Story structure is a mainstay in the practice of writing strong, compelling content. I will certainly delve deep into crafting dramatic stories from a structural standpoint as I travel this blogging road. For now though, here is a a brief outline of a story spine.
The simple story spine was originally created by Kenn Adam’s in 1991, or so he says, but it bears a remarkable resemblance to my friend and fellow story analyst Christopher Vogler’s graphic (from The Writer’s Journey) which itself was based on Joseph Campbell’s seminal work, The Hero’s Journey.
No matter who originally gets credit, the simple story spine applies to mainstream drama, comedy, fantasy, sci-fi and adventure. That is to say, this structure has a happy ending with a sense of definite closure.
Smaller, independent films and novellas often explore quirkier characters and anti-heroes and may have a more open-ended structure with a melancholic or sad ending. Tragedy, unless it is a retelling of a classic such as Shakespeare’s Othello, are not in vogue at this time.
1. Once upon a time The beginning is concerned with introducing the main characters, the setting for the story and plant the seeds for its theme.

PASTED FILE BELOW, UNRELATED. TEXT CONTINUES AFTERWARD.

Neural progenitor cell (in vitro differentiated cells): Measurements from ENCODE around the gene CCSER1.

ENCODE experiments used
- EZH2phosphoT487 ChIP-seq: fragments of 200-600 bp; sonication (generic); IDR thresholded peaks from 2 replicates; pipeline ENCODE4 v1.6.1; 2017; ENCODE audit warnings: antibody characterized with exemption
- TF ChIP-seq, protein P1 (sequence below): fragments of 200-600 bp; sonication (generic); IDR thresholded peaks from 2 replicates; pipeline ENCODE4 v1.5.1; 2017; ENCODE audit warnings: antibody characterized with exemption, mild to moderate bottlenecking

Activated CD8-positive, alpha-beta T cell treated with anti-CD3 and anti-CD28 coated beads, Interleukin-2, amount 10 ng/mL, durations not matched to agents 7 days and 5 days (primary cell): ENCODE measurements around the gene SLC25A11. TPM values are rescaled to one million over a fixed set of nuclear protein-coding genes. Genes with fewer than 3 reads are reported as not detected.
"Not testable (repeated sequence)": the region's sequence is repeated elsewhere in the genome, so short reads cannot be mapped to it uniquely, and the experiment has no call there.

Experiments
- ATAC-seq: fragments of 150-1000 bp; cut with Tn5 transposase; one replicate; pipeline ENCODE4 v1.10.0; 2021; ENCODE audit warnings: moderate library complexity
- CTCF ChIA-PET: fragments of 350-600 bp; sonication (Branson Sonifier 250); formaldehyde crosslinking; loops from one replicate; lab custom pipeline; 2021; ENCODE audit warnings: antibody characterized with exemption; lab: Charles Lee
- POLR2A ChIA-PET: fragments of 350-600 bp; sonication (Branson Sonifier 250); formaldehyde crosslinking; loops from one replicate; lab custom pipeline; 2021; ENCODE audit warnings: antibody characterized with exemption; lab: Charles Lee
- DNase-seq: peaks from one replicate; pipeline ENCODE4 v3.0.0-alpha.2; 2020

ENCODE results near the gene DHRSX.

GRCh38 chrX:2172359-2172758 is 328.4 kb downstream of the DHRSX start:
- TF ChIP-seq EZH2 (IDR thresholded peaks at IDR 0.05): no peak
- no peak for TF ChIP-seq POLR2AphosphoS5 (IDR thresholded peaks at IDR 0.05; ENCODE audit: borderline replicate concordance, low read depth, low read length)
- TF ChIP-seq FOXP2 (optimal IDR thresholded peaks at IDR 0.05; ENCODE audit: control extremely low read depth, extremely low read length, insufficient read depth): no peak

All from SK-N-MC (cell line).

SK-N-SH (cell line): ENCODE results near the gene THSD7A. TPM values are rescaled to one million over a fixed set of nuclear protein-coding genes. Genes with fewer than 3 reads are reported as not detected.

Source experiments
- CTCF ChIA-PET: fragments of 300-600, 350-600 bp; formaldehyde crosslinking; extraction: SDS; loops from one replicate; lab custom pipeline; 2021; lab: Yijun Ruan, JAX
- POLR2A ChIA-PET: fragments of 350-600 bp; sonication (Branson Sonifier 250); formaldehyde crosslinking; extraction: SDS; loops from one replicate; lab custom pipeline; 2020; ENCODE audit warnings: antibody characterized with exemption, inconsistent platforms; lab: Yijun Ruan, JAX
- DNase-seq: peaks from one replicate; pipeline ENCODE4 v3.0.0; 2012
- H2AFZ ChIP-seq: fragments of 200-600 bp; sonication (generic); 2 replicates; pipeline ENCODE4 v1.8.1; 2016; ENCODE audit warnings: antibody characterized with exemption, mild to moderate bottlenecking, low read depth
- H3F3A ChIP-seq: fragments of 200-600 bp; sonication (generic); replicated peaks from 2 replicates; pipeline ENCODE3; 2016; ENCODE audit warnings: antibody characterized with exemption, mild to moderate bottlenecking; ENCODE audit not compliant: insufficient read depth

2. And every day Establish what their lives are like and what they want (especially the lead).
3. Then one day Something happens that throws the ordinary world off kilter. In the hero’s journey we call this the inciting incident.
4. Because of this The protagonist finds the courage to pursue the goal. The action he or she takes marks the beginning of act two in basic three act structure (beginning, middle, end).
5. And owing to that action The hero enters dangerous territory (which may be emotional jeopardy, physical danger or both). Risk escalates at a pace.
6. Passionate desire to win the prize in spite of the odds leads the hero deeper into the proverbial woods (in fairy tales the setting is often literally the woods or other wild, unknown territory).
7. Until he/she reaches the nadir The darkest moment. This is the face-to-face encounter with the beast, the antagonist or his/her own dark side.
8. A fight to the death ensues The hero narrowly defeats the thing that would kill him and emerges triumphant with a boon (this may literally be a precious gem, a power, a psychological win, the beloved or some combination of these).
9. Now it’s time to go home The road back to the ordinary world established in act one is fraught with danger. The protagonist must protect the prize and ultimately must defend it to keep it.
10. Ever since that day. The hero returns home to find he is not the same. His point-of-view is forever altered as is his relationships with the other characters. The world is a better place now because of the adventure.